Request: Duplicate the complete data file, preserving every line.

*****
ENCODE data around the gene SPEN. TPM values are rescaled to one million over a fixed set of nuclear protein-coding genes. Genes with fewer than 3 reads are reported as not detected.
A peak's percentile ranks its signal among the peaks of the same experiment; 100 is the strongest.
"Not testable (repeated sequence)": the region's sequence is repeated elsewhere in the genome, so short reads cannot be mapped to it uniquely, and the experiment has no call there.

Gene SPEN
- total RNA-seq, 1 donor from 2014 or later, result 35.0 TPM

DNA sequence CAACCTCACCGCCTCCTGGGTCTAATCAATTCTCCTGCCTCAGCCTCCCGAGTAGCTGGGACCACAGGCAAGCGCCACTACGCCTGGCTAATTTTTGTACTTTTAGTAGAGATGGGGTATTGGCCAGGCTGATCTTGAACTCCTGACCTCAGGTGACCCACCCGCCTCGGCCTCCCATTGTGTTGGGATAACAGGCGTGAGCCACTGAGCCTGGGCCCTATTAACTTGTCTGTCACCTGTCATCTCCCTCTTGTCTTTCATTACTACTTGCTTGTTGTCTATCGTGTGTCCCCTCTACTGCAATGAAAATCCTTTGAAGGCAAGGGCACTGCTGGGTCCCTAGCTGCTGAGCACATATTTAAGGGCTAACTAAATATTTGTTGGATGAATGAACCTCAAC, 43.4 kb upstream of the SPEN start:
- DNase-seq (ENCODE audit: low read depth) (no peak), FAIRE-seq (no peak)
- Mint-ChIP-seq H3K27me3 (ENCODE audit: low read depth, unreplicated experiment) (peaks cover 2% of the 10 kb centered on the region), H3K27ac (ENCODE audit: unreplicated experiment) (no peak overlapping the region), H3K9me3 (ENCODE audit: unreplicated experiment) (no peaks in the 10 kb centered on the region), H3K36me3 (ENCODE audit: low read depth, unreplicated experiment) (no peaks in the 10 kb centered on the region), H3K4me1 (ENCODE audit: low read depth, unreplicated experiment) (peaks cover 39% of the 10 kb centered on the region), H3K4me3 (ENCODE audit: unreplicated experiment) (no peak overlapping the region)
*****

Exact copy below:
ENCODE data around the gene SPEN. TPM values are rescaled to one million over a fixed set of nuclear protein-coding genes. Genes with fewer than 3 reads are reported as not detected.
A peak's percentile ranks its signal among the peaks of the same experiment; 100 is the strongest.
"Not testable (repeated sequence)": the region's sequence is repeated elsewhere in the genome, so short reads cannot be mapped to it uniquely, and the experiment has no call there.

Gene SPEN
- total RNA-seq, 1 donor from 2014 or later, result 35.0 TPM

DNA sequence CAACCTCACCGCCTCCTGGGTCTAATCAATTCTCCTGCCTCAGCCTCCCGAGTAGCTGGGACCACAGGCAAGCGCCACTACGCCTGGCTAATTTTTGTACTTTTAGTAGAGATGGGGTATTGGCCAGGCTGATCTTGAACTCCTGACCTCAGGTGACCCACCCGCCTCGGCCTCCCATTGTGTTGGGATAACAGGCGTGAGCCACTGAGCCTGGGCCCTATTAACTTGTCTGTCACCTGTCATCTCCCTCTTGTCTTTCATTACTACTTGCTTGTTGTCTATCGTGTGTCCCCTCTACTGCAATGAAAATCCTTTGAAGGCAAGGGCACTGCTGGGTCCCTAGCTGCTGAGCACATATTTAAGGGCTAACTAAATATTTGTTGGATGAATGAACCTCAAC, 43.4 kb upstream of the SPEN start:
- DNase-seq (ENCODE audit: low read depth) (no peak), FAIRE-seq (no peak)
- Mint-ChIP-seq H3K27me3 (ENCODE audit: low read depth, unreplicated experiment) (peaks cover 2% of the 10 kb centered on the region), H3K27ac (ENCODE audit: unreplicated experiment) (no peak overlapping the region), H3K9me3 (ENCODE audit: unreplicated experiment) (no peaks in the 10 kb centered on the region), H3K36me3 (ENCODE audit: low read depth, unreplicated experiment) (no peaks in the 10 kb centered on the region), H3K4me1 (ENCODE audit: low read depth, unreplicated experiment) (peaks cover 39% of the 10 kb centered on the region), H3K4me3 (ENCODE audit: unreplicated experiment) (no peak overlapping the region)